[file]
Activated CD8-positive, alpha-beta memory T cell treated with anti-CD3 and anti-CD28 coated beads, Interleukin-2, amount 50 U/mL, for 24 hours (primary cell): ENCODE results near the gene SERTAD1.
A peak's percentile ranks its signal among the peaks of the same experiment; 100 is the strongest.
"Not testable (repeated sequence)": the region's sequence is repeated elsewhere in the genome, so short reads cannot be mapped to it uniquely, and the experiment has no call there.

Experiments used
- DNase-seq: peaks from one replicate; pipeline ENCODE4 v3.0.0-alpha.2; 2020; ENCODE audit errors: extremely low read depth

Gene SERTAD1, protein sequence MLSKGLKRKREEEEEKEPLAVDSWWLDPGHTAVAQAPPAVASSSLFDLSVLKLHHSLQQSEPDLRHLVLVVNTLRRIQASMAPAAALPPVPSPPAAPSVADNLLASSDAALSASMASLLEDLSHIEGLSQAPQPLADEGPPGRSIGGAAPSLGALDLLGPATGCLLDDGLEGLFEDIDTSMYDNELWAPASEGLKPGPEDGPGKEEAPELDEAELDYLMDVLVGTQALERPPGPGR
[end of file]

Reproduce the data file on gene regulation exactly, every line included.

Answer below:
Activated CD8-positive, alpha-beta memory T cell treated with anti-CD3 and anti-CD28 coated beads, Interleukin-2, amount 50 U/mL, for 24 hours (primary cell): ENCODE results near the gene SERTAD1.
A peak's percentile ranks its signal among the peaks of the same experiment; 100 is the strongest.
"Not testable (repeated sequence)": the region's sequence is repeated elsewhere in the genome, so short reads cannot be mapped to it uniquely, and the experiment has no call there.

Experiments used
- DNase-seq: peaks from one replicate; pipeline ENCODE4 v3.0.0-alpha.2; 2020; ENCODE audit errors: extremely low read depth

Gene SERTAD1, protein sequence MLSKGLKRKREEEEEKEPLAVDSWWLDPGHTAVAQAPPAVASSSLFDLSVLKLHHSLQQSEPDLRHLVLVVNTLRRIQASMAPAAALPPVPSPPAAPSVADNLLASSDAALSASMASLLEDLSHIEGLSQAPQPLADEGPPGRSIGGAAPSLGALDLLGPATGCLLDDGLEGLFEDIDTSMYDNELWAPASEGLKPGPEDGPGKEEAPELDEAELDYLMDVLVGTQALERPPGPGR